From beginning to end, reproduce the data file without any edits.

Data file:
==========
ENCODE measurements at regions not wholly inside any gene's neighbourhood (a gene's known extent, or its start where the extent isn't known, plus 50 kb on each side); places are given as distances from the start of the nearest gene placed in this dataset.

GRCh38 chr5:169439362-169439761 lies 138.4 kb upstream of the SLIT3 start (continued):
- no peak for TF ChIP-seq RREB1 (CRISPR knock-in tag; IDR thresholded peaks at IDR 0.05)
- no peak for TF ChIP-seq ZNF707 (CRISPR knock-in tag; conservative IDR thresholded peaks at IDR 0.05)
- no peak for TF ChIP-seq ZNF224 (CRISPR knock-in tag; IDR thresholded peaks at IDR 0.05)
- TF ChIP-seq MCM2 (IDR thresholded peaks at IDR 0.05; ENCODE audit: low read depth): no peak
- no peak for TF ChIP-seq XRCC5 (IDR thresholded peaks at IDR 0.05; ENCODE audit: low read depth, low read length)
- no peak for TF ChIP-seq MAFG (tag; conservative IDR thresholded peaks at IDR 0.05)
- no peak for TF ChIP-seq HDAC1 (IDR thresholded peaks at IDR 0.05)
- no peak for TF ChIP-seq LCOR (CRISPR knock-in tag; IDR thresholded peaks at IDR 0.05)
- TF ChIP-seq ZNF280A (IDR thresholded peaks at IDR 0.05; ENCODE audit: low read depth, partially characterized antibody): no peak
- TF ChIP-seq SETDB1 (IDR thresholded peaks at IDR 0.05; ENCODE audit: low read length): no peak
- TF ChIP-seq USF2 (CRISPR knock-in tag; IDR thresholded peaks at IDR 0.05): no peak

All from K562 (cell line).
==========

ENCODE measurements at regions not wholly inside any gene's neighbourhood (a gene's known extent, or its start where the extent isn't known, plus 50 kb on each side); places are given as distances from the start of the nearest gene placed in this dataset.

GRCh38 chr5:169439362-169439761 lies 138.4 kb upstream of the SLIT3 start (continued):
- no peak for TF ChIP-seq RREB1 (CRISPR knock-in tag; IDR thresholded peaks at IDR 0.05)
- no peak for TF ChIP-seq ZNF707 (CRISPR knock-in tag; conservative IDR thresholded peaks at IDR 0.05)
- no peak for TF ChIP-seq ZNF224 (CRISPR knock-in tag; IDR thresholded peaks at IDR 0.05)
- TF ChIP-seq MCM2 (IDR thresholded peaks at IDR 0.05; ENCODE audit: low read depth): no peak
- no peak for TF ChIP-seq XRCC5 (IDR thresholded peaks at IDR 0.05; ENCODE audit: low read depth, low read length)
- no peak for TF ChIP-seq MAFG (tag; conservative IDR thresholded peaks at IDR 0.05)
- no peak for TF ChIP-seq HDAC1 (IDR thresholded peaks at IDR 0.05)
- no peak for TF ChIP-seq LCOR (CRISPR knock-in tag; IDR thresholded peaks at IDR 0.05)
- TF ChIP-seq ZNF280A (IDR thresholded peaks at IDR 0.05; ENCODE audit: low read depth, partially characterized antibody): no peak
- TF ChIP-seq SETDB1 (IDR thresholded peaks at IDR 0.05; ENCODE audit: low read length): no peak
- TF ChIP-seq USF2 (CRISPR knock-in tag; IDR thresholded peaks at IDR 0.05): no peak

All from K562 (cell line).